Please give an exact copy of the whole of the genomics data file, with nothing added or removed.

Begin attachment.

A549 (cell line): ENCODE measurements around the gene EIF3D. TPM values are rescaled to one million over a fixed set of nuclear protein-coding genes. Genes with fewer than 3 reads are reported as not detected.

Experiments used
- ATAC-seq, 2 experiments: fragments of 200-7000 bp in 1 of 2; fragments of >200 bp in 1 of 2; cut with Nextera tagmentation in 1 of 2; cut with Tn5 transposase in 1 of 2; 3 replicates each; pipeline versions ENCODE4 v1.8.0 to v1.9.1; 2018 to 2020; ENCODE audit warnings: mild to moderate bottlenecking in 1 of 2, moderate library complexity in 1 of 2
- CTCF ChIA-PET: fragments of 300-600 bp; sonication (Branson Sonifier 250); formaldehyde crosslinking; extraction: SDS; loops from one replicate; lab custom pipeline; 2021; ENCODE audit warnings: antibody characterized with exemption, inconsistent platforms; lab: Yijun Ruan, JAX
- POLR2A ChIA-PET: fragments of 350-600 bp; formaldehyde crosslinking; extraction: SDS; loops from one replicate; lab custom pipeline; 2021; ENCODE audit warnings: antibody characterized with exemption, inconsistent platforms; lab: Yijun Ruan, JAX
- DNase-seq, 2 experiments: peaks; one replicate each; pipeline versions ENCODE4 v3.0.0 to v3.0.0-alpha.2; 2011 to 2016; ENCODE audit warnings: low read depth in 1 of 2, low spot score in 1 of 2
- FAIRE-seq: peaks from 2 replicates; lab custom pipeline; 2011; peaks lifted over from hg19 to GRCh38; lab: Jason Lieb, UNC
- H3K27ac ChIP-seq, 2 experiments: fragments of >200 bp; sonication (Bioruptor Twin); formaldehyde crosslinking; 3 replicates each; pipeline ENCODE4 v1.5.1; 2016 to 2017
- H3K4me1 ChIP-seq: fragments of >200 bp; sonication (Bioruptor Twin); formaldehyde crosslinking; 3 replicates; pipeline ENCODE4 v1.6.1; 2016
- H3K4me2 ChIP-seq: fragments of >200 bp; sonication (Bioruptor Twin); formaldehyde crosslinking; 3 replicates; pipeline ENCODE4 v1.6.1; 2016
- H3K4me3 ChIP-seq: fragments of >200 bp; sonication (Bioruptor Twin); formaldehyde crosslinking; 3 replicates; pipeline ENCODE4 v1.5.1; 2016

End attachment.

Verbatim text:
A549 (cell line): ENCODE measurements around the gene EIF3D. TPM values are rescaled to one million over a fixed set of nuclear protein-coding genes. Genes with fewer than 3 reads are reported as not detected.

Experiments used
- ATAC-seq, 2 experiments: fragments of 200-7000 bp in 1 of 2; fragments of >200 bp in 1 of 2; cut with Nextera tagmentation in 1 of 2; cut with Tn5 transposase in 1 of 2; 3 replicates each; pipeline versions ENCODE4 v1.8.0 to v1.9.1; 2018 to 2020; ENCODE audit warnings: mild to moderate bottlenecking in 1 of 2, moderate library complexity in 1 of 2
- CTCF ChIA-PET: fragments of 300-600 bp; sonication (Branson Sonifier 250); formaldehyde crosslinking; extraction: SDS; loops from one replicate; lab custom pipeline; 2021; ENCODE audit warnings: antibody characterized with exemption, inconsistent platforms; lab: Yijun Ruan, JAX
- POLR2A ChIA-PET: fragments of 350-600 bp; formaldehyde crosslinking; extraction: SDS; loops from one replicate; lab custom pipeline; 2021; ENCODE audit warnings: antibody characterized with exemption, inconsistent platforms; lab: Yijun Ruan, JAX
- DNase-seq, 2 experiments: peaks; one replicate each; pipeline versions ENCODE4 v3.0.0 to v3.0.0-alpha.2; 2011 to 2016; ENCODE audit warnings: low read depth in 1 of 2, low spot score in 1 of 2
- FAIRE-seq: peaks from 2 replicates; lab custom pipeline; 2011; peaks lifted over from hg19 to GRCh38; lab: Jason Lieb, UNC
- H3K27ac ChIP-seq, 2 experiments: fragments of >200 bp; sonication (Bioruptor Twin); formaldehyde crosslinking; 3 replicates each; pipeline ENCODE4 v1.5.1; 2016 to 2017
- H3K4me1 ChIP-seq: fragments of >200 bp; sonication (Bioruptor Twin); formaldehyde crosslinking; 3 replicates; pipeline ENCODE4 v1.6.1; 2016
- H3K4me2 ChIP-seq: fragments of >200 bp; sonication (Bioruptor Twin); formaldehyde crosslinking; 3 replicates; pipeline ENCODE4 v1.6.1; 2016
- H3K4me3 ChIP-seq: fragments of >200 bp; sonication (Bioruptor Twin); formaldehyde crosslinking; 3 replicates; pipeline ENCODE4 v1.5.1; 2016